Measure Accurately

Accurate measurement of BP is essential both to estimating CVD risk and to guiding management of high BP. Avoiding common errors can lead to correct diagnoses and speed time to treatment, improving BP control rates.

New In-Office BP Thresholds Will Have an Impact on How You Diagnose

Assign patients with SBP and DBP in two categories to the higher BP category.
BP Category SBP DBP
Normal <120 mm Hg and <80 mm Hg
Elevated 120-129 mm Hg and <80 mm Hg
Stage 1 Hypertension 130-139 mm Hg or 80-89 mm Hg
Stage 2 Hypertension ≥140 mm Hg or ≥90 mm Hg

Statistically, this means more Americans will have high blood pressure. That doesn’t mean they face dramatic new risks or need to immediately start taking medication, but it is an opportunity to prevent problems by gaining awareness and taking action earlier.

“Over 50 percent of deaths from heart disease and stroke occurred among individuals with high blood pressure.”

To Eliminate Inaccurate Readings, Position Your Patient Properly

Common positioning problems can lead to inaccurate BP measurement can have a serious impact on the numbers you use to diagnose and determine treatment. These evidence-based tips can help ensure correct positioning in the clinical setting:

Patient Has… Reading May Be Off By…* Adjustment to Make
Crossed legs 2-8 mm Hg Ask patient to uncross legs
Cuff over clothing 5-50 mm Hg Place cuff over bare arm
Cuff too small 2-10 mm Hg Ensure cuff fits properly. If an upper arm cuff does not fit the patient due to arm size, use a wrist cuff
Full bladder 10 mm Hg Suggest patient use restroom
Talking or active listening 10 mm Hg Ask for silence and stillness before beginning the measurement and to the last duration of measurement
Unsupported arm 10 mm Hg Position patient with arm supported, cuff at heart level
Unsupported back/feet 6 mm Hg Make sure patient is not on the exam table, but seated in a chair with back supported, feet flat on the ground or on a footstool

*These values are not cumulative

 

Practice Assessment: How Well Do You Measure?

Taking Accurate BP Measurements is a Critical First Step

To align with evidence-based protocols, always take care to:

  • Ask your patient to avoid caffeine, exercise, and smoking for at least 30 minutes
  • Ask your patient to empty bladder
  • Have your patient relax in a chair (feet on floor, back supported) for >5 min. Do not take BP readings while your patient is sitting or lying on an examining table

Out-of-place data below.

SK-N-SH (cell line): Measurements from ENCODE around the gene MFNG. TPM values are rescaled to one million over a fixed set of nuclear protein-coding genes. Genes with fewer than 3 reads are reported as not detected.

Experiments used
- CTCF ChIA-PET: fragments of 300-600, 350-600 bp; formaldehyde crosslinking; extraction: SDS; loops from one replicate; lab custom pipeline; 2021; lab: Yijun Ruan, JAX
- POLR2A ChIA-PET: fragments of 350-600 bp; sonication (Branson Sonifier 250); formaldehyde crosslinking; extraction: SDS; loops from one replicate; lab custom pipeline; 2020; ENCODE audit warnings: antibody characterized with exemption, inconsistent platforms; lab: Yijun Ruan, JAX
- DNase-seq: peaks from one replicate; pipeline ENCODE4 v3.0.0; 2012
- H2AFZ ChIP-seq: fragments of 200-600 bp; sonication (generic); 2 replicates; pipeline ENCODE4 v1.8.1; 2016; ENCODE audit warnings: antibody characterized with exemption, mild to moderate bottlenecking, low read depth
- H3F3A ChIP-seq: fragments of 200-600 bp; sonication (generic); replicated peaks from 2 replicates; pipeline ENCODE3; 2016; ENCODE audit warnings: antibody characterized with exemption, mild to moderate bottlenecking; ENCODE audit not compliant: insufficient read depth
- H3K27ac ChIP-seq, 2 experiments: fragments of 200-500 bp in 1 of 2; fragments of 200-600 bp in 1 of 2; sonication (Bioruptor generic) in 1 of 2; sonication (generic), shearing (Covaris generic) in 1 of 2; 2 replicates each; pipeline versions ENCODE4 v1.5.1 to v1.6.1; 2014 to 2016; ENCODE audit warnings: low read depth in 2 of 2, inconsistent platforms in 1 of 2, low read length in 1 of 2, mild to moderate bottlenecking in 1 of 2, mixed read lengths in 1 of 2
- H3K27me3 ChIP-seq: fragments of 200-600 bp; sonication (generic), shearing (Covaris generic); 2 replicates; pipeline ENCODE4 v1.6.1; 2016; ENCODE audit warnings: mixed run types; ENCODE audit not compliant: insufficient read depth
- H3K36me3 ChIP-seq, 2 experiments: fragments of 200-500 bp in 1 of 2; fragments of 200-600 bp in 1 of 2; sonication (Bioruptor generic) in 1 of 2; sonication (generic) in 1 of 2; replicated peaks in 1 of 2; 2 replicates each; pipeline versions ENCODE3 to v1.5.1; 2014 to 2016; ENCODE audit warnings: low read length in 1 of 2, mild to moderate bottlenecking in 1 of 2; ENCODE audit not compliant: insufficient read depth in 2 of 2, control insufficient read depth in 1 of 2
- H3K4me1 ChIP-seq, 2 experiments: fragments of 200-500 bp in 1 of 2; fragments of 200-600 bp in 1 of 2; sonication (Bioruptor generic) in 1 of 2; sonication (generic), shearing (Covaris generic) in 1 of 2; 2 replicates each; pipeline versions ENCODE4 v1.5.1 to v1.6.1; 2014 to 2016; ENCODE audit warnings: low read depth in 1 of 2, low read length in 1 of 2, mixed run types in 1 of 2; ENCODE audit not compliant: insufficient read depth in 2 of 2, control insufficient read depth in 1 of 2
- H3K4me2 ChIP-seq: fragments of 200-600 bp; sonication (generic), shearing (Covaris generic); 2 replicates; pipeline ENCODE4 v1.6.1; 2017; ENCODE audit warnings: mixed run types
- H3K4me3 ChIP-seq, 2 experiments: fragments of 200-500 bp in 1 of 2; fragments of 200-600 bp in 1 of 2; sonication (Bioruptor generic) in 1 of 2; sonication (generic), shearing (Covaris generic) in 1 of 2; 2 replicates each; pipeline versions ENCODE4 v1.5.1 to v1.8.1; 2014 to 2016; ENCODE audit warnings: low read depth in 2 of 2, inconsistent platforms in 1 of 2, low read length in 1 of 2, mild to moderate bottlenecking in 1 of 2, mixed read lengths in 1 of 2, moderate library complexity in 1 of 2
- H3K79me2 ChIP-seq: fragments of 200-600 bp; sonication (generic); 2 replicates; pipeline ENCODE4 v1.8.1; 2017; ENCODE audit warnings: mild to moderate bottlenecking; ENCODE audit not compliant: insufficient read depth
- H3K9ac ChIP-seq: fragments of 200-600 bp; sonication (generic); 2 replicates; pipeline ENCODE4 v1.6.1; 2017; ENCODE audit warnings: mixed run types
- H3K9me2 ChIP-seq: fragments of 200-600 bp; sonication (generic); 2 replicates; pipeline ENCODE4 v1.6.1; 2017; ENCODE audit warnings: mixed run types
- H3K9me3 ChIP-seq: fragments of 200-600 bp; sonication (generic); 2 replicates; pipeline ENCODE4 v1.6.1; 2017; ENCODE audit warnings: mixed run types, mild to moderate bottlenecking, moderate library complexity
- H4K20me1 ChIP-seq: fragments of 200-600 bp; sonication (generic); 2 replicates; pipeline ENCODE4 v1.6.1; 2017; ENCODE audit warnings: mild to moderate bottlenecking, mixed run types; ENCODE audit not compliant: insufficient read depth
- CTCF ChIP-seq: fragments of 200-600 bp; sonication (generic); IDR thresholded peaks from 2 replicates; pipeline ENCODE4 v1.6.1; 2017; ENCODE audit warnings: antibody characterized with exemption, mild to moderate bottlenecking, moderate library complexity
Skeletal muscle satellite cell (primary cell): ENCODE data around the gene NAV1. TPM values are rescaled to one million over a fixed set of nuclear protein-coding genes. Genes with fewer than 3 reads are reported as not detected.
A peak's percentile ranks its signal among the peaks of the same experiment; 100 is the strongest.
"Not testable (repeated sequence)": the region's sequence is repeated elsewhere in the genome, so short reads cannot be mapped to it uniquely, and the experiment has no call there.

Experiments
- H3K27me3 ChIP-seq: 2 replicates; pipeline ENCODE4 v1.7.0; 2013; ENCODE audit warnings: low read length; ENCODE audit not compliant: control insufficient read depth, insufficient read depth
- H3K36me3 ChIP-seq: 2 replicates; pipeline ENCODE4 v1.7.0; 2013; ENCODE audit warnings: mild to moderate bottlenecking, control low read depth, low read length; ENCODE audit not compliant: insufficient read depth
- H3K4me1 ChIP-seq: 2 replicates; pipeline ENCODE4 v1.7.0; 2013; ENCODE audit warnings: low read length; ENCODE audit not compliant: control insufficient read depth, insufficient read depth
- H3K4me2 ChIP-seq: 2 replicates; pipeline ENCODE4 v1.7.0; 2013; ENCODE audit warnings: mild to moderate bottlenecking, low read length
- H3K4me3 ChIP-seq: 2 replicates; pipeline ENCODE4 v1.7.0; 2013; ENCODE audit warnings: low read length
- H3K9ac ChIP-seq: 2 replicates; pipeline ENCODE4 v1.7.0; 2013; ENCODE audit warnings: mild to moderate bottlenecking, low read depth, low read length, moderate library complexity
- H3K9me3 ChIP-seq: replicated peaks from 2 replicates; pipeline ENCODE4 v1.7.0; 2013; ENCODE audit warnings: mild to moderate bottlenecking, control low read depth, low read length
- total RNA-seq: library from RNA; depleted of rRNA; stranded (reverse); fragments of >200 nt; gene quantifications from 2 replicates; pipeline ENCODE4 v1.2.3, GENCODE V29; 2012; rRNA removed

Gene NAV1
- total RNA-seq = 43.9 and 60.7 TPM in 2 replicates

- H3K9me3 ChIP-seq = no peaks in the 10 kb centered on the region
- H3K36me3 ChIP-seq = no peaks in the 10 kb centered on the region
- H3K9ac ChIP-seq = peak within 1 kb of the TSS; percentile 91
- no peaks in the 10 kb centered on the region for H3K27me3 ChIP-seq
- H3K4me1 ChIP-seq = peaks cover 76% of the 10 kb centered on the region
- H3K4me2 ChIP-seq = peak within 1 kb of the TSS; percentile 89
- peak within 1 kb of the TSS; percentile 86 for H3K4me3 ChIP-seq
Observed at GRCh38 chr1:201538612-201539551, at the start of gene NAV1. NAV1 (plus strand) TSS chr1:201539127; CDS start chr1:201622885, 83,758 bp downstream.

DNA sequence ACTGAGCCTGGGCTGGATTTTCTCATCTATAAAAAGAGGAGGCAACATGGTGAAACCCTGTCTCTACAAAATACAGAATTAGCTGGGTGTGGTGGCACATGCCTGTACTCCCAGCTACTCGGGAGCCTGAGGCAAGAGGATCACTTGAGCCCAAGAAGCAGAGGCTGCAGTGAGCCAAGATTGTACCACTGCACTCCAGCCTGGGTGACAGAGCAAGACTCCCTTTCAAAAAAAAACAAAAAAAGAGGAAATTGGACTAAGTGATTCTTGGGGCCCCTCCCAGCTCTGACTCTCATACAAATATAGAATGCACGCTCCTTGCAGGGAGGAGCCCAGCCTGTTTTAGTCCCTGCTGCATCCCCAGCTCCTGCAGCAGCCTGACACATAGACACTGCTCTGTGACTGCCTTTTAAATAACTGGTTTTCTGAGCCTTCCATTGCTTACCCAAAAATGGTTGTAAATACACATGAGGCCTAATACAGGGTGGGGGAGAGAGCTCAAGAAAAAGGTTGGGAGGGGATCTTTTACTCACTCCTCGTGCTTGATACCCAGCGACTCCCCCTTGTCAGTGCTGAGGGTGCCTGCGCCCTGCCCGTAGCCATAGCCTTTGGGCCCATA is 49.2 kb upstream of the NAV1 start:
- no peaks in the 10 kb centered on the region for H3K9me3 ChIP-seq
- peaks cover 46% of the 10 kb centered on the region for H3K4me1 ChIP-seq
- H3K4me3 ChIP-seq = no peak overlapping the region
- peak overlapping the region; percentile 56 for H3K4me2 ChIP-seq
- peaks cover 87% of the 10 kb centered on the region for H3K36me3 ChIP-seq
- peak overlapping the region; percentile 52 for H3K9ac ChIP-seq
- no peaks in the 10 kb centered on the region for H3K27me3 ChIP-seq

• Instruct your patient not to talk during the rest period or the measurement
  • Ask your patient to bare the arm where you will place the cuff
  • Use a validated, calibrated measurement device
  • Be sure the patient’s arm is supported on a surface at the correct height
  • Place the middle of the cuff on the patient’s upper arm
  • Use the correct cuff size. The bladder should go around 80% of the arm. Make a note if an unusual cuff size is needed
  • Use either the stethoscope diaphragm or bell for auscultatory readings
  • At the first visit, take readings from both arms. Take subsequent readings from the arm that gave the higher reading
  • Separate repeated measurements by 1–2 minutes
  • If you use the auscultation method, prefer a palpated estimate of radial pulse obliteration pressure to estimate SBP. Inflate the cuff 20–30 mm Hg above this level to determine BP
  • If you use the auscultation method, deflate the cuff pressure 2 mm Hg per/s and listen for Korotkoff sounds
  • Record both SBP and DBP. If using the auscultatory technique, record SBP and DBP as onset of the first Korotkoff sound and disappearance of all Korotkoff sounds, respectively, using the nearest even number.
  • Note how much time had passed between BP medication having been taken and time of measurement
  • Use an average based on ≥2 readings obtained on ≥2 occasions to estimate your patient’s BP
  • Give patients both their SBP and their DBP readings, verbally and in writing
  • Encourage patient to stop smoking cigarettes
  • Control diabetes mellitus if present
  • Control dyslipidemia or hypercholesterolemia
  • Counsel overweight or obese patients to reduce weight
  • Encourage patient who is inactive to begin regular exercise
  • Promote a healthy diet

Minimizing these risk factors may help patients reduce CVD risk.

It is reasonable to screen using automated office blood pressure (AOBP) and confirm using ambulatory blood pressure monitoring (ABPM) or SMBP before making your diagnosis. Depending on the measurements taken, categorize your patient as:

  • White coat hypertension
  • Sustained hypertension
  • Masked hypertension

—and take action.

Up Next: Act Rapidly

Featured Resources

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